Thanksgiving – the World Series of Hospitality
MINOR LEAGUE. Thanksgiving puts it all on the line – years of drills and practice with the equipment. Endless low risk performances. Basics like peeling, chopping, mixing, boiling, sauteeing have been mastered long ago. Coordinating the timing of three-component dinners. Done. Two burners. Three burners. Four burners plus the oven. Graduated to shifting six pots on and off the four burners. Pulling prepared veggies from an overcrowded fridge in the right sequence. Realizing too late that you left two veggies uncooked – and getting over it quickly and moving on. Done. Lessons learned. Stirring when necessary. Adding components when necessary. Removing when necessary. Knowing how to avert disaster when one pan starts to burn. Done. Turning pan juices into silky gravy. All done with three feet of counter space.
And then – there’s the bird. That big presence demanding near-constant attention.
ON TO THE MAJOR LEAGUE Let’s move onto the majors. Same scene as above – but now the pressure is intensified. We need to assume that the table is beautifully set and the house is sparklingly clean. Kids are dressed and know they are to be on best behavior. And you – you – aren’t covered in squash, gravy and band-aids. No – you are dressed to entertain.
Back to the kitchen. Guests are arriving with casseroles that need heating. They want to help and to chat but they can see the stress in your smile. Everything comes off the stove and out of the oven and into serving dishes. Refrigerated items are retrieved. Water glasses filled. Wine poured. So, with a final flurry, everything is moved to the table. Someone has likely been asked to “do the honors” of carving the bird. People are gathered. The excitement and praise begin.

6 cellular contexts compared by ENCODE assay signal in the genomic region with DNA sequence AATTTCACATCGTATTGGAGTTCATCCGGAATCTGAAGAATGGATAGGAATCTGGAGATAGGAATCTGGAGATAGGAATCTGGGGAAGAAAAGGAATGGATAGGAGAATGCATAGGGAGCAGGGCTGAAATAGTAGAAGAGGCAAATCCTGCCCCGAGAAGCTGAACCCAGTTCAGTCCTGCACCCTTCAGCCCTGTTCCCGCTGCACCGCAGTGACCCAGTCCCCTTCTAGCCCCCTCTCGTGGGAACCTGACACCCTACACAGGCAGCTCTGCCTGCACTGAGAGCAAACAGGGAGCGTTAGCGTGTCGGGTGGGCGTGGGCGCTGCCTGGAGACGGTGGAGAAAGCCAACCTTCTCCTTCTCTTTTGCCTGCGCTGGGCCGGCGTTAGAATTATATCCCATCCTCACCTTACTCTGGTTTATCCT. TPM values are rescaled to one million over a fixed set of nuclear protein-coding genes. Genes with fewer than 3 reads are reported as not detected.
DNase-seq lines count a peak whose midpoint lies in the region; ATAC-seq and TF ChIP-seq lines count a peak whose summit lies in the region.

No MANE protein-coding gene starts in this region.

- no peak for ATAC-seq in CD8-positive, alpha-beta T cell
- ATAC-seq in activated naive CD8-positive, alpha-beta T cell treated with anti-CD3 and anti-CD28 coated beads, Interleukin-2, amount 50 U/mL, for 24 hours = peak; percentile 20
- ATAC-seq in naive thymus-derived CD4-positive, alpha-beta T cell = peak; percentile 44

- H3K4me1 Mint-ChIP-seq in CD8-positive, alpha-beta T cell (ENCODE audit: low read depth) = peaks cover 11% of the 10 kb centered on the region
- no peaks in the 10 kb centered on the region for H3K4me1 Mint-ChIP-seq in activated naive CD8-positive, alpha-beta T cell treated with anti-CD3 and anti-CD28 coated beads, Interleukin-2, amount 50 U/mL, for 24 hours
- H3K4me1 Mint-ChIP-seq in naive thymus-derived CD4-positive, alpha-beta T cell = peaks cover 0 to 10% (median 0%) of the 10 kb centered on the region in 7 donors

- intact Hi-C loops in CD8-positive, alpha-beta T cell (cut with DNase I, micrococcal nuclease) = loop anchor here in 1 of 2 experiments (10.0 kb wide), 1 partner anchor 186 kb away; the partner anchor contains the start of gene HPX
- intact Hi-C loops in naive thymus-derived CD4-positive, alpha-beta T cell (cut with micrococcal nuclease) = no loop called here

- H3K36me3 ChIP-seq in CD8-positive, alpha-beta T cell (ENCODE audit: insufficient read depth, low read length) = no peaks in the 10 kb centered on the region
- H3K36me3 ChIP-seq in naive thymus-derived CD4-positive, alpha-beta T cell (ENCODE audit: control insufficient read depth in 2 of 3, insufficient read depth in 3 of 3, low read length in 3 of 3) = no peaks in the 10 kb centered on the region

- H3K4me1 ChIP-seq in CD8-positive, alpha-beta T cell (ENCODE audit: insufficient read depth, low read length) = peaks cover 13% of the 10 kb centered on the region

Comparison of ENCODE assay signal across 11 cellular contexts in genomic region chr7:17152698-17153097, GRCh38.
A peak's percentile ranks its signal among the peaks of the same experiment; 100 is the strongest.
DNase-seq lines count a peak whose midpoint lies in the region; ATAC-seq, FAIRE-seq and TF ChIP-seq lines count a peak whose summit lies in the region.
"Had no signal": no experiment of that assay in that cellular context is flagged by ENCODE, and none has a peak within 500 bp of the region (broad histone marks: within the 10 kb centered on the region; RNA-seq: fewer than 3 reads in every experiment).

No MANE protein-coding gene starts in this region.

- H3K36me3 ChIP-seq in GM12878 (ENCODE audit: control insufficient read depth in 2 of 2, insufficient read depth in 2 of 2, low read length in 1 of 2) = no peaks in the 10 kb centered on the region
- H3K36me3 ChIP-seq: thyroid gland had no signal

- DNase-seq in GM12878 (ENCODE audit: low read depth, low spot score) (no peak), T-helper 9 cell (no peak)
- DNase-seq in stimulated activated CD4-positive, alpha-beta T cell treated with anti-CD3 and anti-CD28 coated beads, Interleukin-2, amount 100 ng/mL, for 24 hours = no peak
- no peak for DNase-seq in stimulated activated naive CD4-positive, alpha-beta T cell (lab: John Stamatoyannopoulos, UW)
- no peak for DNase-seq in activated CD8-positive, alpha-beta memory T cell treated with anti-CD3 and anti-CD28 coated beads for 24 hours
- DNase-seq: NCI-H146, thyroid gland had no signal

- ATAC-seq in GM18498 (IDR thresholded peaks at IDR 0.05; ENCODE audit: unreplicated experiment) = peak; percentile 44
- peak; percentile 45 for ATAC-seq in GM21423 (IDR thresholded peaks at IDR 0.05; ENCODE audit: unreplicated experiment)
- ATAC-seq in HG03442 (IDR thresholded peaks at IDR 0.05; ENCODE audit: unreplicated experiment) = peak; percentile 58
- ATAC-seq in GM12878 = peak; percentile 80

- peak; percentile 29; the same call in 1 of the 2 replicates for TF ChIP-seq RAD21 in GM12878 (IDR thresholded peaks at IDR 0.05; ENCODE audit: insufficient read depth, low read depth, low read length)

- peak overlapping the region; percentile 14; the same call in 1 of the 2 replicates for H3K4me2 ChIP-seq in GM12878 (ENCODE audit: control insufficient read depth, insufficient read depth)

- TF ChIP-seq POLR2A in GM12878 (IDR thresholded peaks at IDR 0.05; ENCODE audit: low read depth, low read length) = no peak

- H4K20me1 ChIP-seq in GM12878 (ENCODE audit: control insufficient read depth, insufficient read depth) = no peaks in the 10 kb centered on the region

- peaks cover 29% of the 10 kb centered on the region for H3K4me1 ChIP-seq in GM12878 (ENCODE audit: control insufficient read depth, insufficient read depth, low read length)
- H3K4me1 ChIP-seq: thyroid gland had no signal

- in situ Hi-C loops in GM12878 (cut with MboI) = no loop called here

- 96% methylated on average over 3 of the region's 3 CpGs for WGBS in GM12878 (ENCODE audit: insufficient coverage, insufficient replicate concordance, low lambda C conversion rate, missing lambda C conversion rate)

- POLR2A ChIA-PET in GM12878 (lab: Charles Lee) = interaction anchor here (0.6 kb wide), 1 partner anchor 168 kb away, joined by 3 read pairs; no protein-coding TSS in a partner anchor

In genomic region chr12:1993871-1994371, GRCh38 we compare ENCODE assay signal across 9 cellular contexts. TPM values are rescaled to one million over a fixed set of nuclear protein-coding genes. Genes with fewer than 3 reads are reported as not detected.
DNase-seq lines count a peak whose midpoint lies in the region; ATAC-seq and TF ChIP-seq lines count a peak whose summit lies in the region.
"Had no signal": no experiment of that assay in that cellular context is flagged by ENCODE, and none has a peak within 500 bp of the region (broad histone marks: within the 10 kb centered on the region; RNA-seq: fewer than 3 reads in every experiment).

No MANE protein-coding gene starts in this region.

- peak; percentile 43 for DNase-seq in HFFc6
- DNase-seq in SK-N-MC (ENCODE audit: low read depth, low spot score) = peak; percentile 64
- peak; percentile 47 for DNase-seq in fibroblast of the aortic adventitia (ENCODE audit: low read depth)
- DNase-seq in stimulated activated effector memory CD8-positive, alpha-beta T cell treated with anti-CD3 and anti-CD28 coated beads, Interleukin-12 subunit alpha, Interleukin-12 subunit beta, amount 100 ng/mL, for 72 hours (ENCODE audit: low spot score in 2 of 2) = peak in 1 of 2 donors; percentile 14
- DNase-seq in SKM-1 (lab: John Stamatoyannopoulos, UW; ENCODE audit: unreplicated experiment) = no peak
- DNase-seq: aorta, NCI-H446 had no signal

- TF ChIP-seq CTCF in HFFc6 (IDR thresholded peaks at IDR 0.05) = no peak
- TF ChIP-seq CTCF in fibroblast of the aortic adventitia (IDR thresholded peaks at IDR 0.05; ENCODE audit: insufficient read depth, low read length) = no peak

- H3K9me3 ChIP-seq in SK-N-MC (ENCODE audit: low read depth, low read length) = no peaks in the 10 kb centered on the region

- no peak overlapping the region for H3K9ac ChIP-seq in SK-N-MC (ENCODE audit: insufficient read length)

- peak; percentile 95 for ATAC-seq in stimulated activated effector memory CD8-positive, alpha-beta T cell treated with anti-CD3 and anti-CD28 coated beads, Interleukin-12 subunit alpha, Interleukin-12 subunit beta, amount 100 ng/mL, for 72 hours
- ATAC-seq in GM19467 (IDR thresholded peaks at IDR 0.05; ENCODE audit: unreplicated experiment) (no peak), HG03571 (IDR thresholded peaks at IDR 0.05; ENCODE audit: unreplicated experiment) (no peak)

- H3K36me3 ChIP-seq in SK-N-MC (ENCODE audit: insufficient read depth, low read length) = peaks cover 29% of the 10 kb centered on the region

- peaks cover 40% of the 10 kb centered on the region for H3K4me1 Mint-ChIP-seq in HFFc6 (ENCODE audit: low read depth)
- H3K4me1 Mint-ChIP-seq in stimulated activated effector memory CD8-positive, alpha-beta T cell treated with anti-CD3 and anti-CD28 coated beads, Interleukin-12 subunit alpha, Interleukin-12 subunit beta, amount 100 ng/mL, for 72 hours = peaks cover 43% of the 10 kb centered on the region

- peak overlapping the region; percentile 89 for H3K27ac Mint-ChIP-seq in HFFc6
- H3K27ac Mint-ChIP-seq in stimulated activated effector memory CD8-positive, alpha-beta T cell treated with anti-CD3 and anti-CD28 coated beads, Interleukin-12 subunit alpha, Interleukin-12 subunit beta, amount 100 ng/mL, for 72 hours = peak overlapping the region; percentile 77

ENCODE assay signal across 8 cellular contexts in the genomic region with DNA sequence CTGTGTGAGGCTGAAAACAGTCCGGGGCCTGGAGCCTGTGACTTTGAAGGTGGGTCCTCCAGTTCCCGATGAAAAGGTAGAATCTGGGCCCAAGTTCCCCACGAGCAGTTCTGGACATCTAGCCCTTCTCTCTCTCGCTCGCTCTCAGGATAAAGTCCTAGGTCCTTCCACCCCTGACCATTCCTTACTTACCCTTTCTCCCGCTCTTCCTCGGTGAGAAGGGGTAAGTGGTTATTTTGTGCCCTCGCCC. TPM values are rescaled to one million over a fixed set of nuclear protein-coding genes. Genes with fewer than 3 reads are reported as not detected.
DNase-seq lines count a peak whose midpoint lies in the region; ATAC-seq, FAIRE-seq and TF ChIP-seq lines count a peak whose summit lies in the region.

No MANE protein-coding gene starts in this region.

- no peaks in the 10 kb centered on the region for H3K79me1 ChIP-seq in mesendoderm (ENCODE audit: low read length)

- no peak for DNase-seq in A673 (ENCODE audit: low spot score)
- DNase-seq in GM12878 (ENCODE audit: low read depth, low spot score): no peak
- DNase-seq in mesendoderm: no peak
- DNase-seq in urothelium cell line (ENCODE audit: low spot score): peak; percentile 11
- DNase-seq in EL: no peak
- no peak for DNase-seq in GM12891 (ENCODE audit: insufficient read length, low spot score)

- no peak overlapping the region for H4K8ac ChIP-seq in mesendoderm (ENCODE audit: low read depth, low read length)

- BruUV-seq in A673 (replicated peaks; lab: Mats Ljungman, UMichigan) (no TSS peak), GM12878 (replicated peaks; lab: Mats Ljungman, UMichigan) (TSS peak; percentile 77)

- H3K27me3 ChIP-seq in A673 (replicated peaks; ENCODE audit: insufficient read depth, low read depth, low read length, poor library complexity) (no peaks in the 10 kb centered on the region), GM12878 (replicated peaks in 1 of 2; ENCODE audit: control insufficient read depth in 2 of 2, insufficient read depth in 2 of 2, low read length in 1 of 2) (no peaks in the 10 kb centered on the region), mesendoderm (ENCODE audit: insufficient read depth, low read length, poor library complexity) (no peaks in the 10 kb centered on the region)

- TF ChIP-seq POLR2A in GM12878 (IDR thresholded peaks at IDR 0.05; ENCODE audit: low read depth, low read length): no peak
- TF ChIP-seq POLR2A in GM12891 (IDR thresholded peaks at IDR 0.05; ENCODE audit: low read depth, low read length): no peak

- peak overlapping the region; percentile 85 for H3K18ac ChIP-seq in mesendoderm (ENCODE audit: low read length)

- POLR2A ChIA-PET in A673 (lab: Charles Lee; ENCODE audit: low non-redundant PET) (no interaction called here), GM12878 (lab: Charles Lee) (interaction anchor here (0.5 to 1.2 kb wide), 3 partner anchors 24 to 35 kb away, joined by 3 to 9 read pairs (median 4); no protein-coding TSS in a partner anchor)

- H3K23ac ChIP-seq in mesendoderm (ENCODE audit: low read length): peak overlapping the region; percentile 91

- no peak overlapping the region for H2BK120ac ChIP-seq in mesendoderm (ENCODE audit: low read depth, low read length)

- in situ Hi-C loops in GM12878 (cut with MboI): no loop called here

WORLD SERIES – THE MAIN EVENT. The meal may be the centerpiece of the holiday but the purpose is yet to be achieved. The holiday is really about the people around the table, isn’t it?
The food and ambiance are ready and there are stories waiting to be told; there is love to be expressed, tensions to survive. People will be reacquainted with one another. Even with socially-skilled participants all with generous hearts, the dynamics will be challenging. There are deep histories and memories of past tensions. Extroverts will politely dominate. This will help everyone … for a while. There will be side conversations. Introverts will try to keep abreast of concurrent discussions – because that’s what introverts do – they listen. The volume goes up as people try to hop into the conversation that appeals to them at the other end of the table. The wine kicks in. Laughter starts coming more easily – perhaps too easily. Laughing at old stories – not at the people involved (right?) Those who have returned “from away” will remember why they left. Those who stayed can feel judged. More gravy? Can I refill your water glass? Don’t worry about that spill. “I wish I had known you were vegan.”
WHAT SKILLS ARE NEEDED? As host, you are like a team coach calling in a few plays directly, but most of the action is up to the players around the table. You keep an eye on everyone, looking for signs of engagement or distress. Perhaps you offer a prompt or two, such as, “Did you tell them about the time …” or “I was so surprised to see you went to Austin. Can you tell us about it?” “Hey, everyone, I hope you notice (casseroles by guests, decorations by children, …). If you see tension, you can politely change the subject and pull someone into a different conversation. When you see someone not participating, you determine the reason. Shyness? Are they sulking? Perhaps this is just a great listener? In the business world, skills associated with human dynamics are called “soft” skills – as opposed to “hard” skills like accounting. In my world we referred to these people skills as “harder” skills.
SUCCESS: All the players have the Thanksgiving experience of abundance and generosity with one another. They feel the warmth and strength of community. That is what they will take home with them (uh – in addition to plates of leftovers).
However you congregate this year, face-to-face or digitally, reap.
Here are a couple of funny examples of holiday fun: